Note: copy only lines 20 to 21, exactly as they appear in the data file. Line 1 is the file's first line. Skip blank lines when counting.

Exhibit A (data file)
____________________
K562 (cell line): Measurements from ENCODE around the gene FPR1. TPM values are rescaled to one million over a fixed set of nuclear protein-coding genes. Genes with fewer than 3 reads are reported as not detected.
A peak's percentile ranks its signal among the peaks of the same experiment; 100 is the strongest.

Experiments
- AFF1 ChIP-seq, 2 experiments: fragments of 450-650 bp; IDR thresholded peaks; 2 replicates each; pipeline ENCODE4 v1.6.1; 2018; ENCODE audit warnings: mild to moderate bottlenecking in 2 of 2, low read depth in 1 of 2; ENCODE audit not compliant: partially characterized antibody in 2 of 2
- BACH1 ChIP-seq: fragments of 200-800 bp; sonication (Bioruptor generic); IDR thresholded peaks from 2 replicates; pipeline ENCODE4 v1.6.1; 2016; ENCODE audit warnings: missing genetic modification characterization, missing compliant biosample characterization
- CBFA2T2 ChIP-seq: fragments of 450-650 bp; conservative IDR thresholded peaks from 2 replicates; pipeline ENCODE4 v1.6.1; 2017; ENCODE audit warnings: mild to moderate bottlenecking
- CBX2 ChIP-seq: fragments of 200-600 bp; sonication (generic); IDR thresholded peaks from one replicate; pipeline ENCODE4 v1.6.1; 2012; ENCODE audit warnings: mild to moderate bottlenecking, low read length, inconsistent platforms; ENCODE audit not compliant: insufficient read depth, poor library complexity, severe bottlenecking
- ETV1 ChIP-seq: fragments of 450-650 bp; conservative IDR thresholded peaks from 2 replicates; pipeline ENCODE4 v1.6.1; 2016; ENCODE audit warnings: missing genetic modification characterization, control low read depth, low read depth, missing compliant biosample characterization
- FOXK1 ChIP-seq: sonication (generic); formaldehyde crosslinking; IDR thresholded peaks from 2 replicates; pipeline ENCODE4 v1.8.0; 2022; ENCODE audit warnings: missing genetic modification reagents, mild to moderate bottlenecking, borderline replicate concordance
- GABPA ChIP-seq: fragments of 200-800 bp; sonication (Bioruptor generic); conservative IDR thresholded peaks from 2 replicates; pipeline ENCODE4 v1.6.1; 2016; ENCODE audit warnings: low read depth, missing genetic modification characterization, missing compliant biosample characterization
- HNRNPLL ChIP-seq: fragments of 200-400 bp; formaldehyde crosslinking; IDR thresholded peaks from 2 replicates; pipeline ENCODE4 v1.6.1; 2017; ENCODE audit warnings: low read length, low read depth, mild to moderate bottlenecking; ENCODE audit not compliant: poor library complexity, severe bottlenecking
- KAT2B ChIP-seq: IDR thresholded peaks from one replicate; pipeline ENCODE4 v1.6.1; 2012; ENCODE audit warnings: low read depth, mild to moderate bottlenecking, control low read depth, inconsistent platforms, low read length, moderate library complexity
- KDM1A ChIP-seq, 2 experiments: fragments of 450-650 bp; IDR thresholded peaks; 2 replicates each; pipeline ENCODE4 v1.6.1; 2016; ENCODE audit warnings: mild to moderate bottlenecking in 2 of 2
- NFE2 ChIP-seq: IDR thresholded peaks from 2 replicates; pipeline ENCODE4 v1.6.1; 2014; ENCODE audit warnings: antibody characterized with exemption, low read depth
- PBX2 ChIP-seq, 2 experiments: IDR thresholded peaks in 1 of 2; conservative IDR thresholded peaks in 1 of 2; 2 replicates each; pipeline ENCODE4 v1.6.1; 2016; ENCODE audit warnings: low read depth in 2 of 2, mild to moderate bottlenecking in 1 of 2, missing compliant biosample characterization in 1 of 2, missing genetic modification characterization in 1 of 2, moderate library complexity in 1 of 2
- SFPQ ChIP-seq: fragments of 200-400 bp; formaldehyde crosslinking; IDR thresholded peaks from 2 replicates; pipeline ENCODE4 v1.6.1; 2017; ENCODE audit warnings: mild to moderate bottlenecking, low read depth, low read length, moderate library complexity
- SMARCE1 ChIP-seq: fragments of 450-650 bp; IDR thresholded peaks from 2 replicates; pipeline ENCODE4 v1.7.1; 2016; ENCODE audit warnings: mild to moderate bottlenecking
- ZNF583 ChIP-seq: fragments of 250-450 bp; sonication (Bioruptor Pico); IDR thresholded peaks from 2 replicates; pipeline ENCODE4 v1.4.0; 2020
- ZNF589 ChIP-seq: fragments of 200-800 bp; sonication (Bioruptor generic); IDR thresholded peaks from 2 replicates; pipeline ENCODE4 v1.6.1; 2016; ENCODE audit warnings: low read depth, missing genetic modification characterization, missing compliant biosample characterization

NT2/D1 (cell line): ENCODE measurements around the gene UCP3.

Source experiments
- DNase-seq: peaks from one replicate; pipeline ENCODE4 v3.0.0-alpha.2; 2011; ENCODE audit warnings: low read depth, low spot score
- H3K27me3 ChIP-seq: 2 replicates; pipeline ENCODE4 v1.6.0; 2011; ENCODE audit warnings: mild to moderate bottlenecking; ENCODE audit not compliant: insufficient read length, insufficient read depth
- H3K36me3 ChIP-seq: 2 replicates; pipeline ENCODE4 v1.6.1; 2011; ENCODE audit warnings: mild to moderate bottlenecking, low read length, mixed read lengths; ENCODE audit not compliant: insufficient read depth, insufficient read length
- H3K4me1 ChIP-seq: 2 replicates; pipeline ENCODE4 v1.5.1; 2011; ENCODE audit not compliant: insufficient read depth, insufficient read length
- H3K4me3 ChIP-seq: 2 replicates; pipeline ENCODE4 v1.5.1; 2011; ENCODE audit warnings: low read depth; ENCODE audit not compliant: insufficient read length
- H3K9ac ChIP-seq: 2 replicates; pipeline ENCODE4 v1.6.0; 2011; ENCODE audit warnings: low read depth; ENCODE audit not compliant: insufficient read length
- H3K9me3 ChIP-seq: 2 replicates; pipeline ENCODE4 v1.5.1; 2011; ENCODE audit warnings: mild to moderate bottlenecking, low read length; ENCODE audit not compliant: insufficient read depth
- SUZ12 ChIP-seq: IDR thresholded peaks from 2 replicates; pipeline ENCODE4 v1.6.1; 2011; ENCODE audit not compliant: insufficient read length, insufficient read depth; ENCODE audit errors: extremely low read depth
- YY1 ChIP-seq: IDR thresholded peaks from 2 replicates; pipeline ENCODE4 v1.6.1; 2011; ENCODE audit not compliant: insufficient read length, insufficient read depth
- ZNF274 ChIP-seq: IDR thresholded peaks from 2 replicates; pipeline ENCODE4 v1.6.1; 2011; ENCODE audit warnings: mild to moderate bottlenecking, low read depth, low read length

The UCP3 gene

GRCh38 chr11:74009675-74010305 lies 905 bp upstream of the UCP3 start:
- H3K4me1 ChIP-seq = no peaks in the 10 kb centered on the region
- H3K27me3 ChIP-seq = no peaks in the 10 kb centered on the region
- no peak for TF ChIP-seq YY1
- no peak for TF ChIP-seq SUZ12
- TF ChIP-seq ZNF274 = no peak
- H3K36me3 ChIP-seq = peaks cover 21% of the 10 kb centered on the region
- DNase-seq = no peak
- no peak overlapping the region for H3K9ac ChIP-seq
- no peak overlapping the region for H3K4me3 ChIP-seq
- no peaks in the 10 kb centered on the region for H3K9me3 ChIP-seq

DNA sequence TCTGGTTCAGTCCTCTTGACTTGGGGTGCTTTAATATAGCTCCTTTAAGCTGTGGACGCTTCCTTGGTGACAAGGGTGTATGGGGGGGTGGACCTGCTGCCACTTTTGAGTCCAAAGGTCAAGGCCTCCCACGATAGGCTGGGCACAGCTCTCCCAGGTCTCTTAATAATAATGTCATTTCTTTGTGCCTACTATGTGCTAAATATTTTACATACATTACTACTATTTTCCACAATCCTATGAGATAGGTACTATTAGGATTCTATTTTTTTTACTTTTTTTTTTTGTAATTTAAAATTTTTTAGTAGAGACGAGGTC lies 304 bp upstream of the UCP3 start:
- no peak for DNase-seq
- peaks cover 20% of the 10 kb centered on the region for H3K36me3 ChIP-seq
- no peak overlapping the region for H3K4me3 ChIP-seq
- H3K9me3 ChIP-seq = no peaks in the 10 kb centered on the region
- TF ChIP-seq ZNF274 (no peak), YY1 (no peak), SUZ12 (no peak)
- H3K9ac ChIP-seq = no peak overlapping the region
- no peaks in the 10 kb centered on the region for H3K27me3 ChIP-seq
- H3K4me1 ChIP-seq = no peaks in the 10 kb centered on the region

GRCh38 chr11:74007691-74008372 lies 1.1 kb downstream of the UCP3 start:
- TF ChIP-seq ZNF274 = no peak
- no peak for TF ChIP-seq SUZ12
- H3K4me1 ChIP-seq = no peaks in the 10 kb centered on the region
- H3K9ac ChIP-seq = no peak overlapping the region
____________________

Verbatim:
NT2/D1 (cell line): ENCODE measurements around the gene UCP3.

Source experiments